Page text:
Nav: Home

Genes on the move help nose make sense of scents

January 09, 2019

NEW YORK -- The human nose can distinguish one trillion different scents -- an extraordinary feat that requires 10 million specialized nerve cells, or neurons, in the nose, and a family of more than 400 dedicated genes. But precisely how these genes and neurons work in concert to pick out a particular scent has long puzzled scientists. This is in large part because the gene activity inside each neuron -- where each of these 10 million neurons only chooses to activate one of these hundreds of dedicated genes -- seemed far too simple to account for the sheer number of scents that the nose must parse.

But now, a Columbia study in mice has uncovered a striking resourcefulness: by rearranging itself in three-dimensional space, the genome coordinates the regulation of these genes in each neuron, thereby generating the biological diversity needed to detect the scents we experience. The findings were published today in Nature.

"With today's study, we've pinpointed a genomic mechanism by which a finite number of genes can ultimately help distinguish a seemingly near-infinite number of scents," said Stavros Lomvardas, PhD, a principal investigator at Columbia's Mortimer B. Zuckerman Mind Brain Behavior Institute and the paper's senior author.

Smell, also known as olfaction, is mind-bogglingly complex. The receptors in our noses must not only identify a scent, but also gauge how strong it is, scan our memories to determine whether it has been encountered before, and determine if it is pleasing or toxic.

Olfactory receptor neurons, specialized nerve cells that snake from the nose to the brain, make all this possible. And though each neuron contains the full suite of the 400 dedicated olfactory receptor genes, only one of these genes is active in each neuron. Adding to the confusion: the gene that is active appears randomly chosen, and differs from neuron to neuron.

This unusual pattern of gene activity is known as the "one gene per neuron" rule, and has long been a focus of study by scientists such as Dr. Lomvardas. Indeed, deciphering how each olfactory receptor neuron manages to activate only one of these genes -- and how this process results in such a finely tuned sense of smell -- remained mysterious for decades.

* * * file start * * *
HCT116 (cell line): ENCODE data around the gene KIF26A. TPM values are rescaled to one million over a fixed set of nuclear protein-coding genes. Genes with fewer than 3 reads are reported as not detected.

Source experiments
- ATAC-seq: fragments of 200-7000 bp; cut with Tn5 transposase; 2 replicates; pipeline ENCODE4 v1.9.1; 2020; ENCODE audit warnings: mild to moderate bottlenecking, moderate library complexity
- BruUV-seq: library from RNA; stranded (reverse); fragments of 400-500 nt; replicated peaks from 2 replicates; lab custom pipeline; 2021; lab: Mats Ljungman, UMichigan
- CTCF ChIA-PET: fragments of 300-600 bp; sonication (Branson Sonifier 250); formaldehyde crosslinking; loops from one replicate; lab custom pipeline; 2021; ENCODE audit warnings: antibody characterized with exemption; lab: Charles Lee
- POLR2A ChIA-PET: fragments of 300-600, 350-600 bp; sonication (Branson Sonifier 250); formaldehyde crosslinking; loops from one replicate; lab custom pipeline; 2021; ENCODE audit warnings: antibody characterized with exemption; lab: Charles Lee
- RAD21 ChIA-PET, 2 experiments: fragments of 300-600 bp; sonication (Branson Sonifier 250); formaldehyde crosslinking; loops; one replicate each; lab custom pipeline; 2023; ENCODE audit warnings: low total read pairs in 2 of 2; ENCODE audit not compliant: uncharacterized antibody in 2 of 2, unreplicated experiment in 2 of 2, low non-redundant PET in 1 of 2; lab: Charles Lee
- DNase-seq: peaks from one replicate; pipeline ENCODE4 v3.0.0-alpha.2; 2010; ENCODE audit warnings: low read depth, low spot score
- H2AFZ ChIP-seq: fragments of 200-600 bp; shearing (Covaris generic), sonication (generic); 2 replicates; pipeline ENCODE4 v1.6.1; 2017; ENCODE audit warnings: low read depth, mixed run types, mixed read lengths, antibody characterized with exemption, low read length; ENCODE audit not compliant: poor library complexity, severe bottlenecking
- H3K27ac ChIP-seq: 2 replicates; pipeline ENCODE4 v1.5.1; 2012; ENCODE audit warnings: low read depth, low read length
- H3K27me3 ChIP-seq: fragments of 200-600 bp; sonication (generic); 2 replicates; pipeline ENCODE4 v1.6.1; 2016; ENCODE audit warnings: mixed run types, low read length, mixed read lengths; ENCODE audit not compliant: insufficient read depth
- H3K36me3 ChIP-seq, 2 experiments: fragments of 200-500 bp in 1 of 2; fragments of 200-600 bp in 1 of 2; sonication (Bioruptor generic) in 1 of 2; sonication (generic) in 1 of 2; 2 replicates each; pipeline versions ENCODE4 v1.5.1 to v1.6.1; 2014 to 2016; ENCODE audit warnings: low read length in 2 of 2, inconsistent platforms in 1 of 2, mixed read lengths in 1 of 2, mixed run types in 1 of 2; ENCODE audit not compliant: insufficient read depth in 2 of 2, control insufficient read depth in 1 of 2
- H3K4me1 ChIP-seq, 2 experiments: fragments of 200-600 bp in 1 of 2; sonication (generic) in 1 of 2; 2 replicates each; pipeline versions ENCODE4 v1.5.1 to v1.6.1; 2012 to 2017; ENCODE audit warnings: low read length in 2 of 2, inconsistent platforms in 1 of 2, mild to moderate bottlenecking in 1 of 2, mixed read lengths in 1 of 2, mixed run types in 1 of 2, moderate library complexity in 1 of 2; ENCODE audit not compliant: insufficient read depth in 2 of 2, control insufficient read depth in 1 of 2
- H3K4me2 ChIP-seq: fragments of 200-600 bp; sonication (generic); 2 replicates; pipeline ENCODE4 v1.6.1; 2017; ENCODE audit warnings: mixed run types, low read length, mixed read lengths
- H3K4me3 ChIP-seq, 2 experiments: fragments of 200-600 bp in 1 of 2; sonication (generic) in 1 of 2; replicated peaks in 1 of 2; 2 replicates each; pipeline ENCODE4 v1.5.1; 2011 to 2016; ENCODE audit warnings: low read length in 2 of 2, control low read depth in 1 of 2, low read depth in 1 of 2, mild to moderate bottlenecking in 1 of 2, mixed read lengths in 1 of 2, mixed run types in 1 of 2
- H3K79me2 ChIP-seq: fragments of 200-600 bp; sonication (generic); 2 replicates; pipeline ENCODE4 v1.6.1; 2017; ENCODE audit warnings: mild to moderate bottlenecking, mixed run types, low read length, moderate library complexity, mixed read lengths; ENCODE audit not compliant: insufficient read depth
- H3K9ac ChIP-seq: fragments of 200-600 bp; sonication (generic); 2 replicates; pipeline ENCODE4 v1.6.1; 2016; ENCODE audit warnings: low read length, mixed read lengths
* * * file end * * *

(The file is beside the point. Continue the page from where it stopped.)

"In mice, olfactory receptor genes are scattered across the genome at about 60 different locations -- on different chromosomes that are quite far apart from each other," said Kevin Monahan, PhD, a postdoctoral research scientist in the Lomvardas lab and the paper's co-first author. Mice have about 1,000 olfactory receptor genes, more than twice that of humans, potentially indicative of a superior sense of smell.

Traditionally, it has been thought that genes located on different chromosomes rarely, if ever, interacted with each other. By employing a new genomic sequencing technique called in situ Hi-C, Dr. Lomvardas and his team recently revealed that the chromosomes interacted much more frequently than expected.

"In situ Hi-C is revolutionary in large part because it allows us to map, in 3D, the entire genome inside a living cell," said Adan Horta, PhD, a recently graduated doctoral candidate in the Lomvardas lab and the paper's co-first author. "This gives us a snapshot of the genome at a particular point in time."

Snapshots taken by the researchers showed clusters of olfactory receptor genes, located on different chromosomes, physically moving toward each before choosing an olfactory receptor gene. Soon after these genes huddled together, another type of genetic element known as enhancers clustered in a separate 3D compartment. Enhancers are not themselves genes but regulate the activity of genes.

"We previously discovered a group of enhancers, we named the Greek Islands, located near the various olfactory receptor genes," said Dr. Horta. "This work showed that these enhancers create hotspots of activity to regulate the "chosen" olfactory receptor gene.

The team also found that the protein Ldb1 plays a key role in this process. It holds the Greek Islands together, allowing them to switch on a specific olfactory receptor gene that then -- as a team -- interpret the particular scent at hand.